The Nevada’s Run
Although mortally wounded by a torpedo hit, the USS Nevada managed to make a run toward the open sea. However, she was already taking on water, and when the second wave began, she was hit by five dive bombs. These inflicted many casualties and made fire fighting and flood control more difficult. Sinking deeper in the water, she beached herself at Hospital Point. However, her stern began to swing around, creating a navigation hazard. She was backed off by tugs and beached again at Waipi`o Point on the other side of the channel. With only her stern on the coral shelf, she continued to take on water through her bow and middle section. On Monday night, her growing weight pulled her stern off the coral reef, and she sank to the bottom. Two months later, she was refloated, patched, and sent to the West Coast for full repair and upgrades. She finally returned to duty in late 1942. Her most famous contribution during the rest of the war was bombarding German tank formations far inland at Normandy.
By Ray Panko | email@example.com | Pearl Harbor Aviation Museum
The Nevada’s Run
The Initial Situation
The USS Nevada (BB-36) was the northernmost battleship in battleship row [NHHC Nevada]. Along with the USS Arizona and USS Oklahoma, she had just returned to Pearl Harbor on Friday after a training exercise [Rogers]. On the morning of the attack, the Nevada’s Captain and executive officer were ashore [Lord 128]. Other battleships had a single boiler fired up to provide basic power. On the Nevada, however, Ensign Tausig had two boilers going instead of one, in preparation for a scheduled switch-over between boilers [Lord 127]. The attack began before the first boiler was turned off, giving the Nevada barely enough power to get underway.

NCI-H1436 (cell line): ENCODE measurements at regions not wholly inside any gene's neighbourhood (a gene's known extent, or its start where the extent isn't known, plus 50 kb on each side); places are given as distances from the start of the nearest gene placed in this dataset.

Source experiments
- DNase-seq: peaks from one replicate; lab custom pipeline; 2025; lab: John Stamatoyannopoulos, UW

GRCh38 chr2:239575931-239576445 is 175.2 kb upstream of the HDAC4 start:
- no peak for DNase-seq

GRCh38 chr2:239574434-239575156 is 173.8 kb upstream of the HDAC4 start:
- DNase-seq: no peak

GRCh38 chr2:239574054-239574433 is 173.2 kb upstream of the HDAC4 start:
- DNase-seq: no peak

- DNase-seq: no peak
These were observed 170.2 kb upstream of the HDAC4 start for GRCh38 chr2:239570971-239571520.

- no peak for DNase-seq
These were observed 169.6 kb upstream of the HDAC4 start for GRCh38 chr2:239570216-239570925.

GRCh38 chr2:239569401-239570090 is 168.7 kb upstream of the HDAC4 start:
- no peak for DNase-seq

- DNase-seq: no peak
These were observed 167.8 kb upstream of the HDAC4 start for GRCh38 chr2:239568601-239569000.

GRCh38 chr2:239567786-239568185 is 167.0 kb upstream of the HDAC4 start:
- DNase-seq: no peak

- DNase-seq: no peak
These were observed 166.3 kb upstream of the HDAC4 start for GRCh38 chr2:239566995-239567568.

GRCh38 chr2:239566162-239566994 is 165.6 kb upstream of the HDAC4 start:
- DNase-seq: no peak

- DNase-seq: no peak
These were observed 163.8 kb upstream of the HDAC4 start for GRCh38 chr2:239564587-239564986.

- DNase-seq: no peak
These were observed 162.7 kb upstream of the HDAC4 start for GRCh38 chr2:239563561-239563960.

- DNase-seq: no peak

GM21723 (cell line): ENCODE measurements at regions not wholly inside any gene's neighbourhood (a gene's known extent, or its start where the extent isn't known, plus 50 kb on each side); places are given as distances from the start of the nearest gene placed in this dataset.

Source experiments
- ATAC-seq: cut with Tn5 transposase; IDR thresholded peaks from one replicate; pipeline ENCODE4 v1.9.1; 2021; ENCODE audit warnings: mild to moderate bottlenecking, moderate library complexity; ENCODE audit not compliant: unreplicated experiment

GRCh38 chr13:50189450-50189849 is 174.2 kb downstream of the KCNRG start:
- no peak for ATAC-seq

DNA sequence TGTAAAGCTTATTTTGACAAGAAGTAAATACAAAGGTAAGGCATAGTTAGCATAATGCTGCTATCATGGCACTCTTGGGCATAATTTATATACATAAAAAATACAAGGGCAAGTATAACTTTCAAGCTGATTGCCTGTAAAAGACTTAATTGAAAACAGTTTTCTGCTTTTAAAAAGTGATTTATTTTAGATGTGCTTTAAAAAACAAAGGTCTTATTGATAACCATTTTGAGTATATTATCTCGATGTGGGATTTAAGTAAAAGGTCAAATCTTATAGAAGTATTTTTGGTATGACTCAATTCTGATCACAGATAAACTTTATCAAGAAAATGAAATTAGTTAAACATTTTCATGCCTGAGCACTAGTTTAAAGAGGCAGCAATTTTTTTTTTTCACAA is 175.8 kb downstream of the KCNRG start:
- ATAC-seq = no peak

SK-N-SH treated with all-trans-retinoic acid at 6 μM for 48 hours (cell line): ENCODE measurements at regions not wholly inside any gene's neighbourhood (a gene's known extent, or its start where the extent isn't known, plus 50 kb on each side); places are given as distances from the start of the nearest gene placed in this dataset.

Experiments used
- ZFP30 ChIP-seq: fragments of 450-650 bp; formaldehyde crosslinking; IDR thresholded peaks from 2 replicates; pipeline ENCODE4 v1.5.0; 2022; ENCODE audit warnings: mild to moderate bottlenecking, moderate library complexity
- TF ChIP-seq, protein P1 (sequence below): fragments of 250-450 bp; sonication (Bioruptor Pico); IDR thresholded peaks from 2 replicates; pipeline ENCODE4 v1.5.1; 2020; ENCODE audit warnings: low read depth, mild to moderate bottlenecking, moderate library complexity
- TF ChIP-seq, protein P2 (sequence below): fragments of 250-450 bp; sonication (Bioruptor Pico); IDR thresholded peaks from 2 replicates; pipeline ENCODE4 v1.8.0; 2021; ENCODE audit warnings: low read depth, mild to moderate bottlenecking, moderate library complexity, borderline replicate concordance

The Torpedo Attack
When the attack began, torpedo bombers approached from the Southeast Loch [Aiken 52]. This gave long-enough under-water runs to arm the torpedoes. However, because the loch pointed at the Oklahoma and West Virginia, too many torpedoes were targeted at these battleships, leaving few to be launched at the California and the Nevada. At 8:03, the Nevada was struck by a single torpedo [Prange, Goldstein, Dillon, 515]. The torpedo exploded against her port side, between the two front turrets [NHHC Nevada]. She began taking water immediately [NHHC Nevada, Scanland], and the flooding spread quickly [Scanland]. In fact, it spread much faster than the ship’s design would have suggested, because the Nevada was an old and much-modified ship with poor watertight integrity in general [NHHC Salvage]. At 8:05, the Nevada began to list to port, but counterflooding corrected the list [Prange, Goldstein, Dillon. 515] at the cost of pulling her lower in the water. She was mortally wounded but for the moment in stable condition.